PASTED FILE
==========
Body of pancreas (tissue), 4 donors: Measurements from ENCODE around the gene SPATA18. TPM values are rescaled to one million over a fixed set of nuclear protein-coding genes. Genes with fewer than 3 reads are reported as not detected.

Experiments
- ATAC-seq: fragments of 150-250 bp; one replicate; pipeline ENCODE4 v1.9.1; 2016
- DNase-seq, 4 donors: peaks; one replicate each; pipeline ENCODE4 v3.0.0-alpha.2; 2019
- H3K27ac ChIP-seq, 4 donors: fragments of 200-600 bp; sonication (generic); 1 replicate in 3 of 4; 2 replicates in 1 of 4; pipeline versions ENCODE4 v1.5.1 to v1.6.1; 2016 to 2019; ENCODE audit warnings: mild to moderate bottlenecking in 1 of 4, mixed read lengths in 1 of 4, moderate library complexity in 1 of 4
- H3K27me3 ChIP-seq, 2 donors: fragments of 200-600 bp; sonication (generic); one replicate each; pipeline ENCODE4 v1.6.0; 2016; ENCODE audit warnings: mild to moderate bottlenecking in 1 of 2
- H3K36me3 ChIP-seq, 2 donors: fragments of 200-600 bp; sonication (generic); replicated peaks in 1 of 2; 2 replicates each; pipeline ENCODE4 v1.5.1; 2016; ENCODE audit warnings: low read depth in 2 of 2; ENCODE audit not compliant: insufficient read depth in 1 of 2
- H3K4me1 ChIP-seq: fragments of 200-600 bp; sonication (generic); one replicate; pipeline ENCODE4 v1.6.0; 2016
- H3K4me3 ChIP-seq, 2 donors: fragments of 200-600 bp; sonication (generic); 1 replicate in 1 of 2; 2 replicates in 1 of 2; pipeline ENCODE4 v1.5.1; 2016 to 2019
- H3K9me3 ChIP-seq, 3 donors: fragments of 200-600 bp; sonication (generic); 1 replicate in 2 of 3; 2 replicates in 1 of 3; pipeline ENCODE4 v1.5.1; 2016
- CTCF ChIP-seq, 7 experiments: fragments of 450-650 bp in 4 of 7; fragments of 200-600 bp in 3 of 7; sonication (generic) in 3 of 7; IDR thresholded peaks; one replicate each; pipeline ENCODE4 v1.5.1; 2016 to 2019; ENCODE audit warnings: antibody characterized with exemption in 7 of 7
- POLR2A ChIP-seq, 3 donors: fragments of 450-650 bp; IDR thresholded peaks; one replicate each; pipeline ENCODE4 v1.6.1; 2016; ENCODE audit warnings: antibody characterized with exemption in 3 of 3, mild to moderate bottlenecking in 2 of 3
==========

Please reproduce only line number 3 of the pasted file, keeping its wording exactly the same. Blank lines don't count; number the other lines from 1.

- ATAC-seq: fragments of 150-250 bp; one replicate; pipeline ENCODE4 v1.9.1; 2016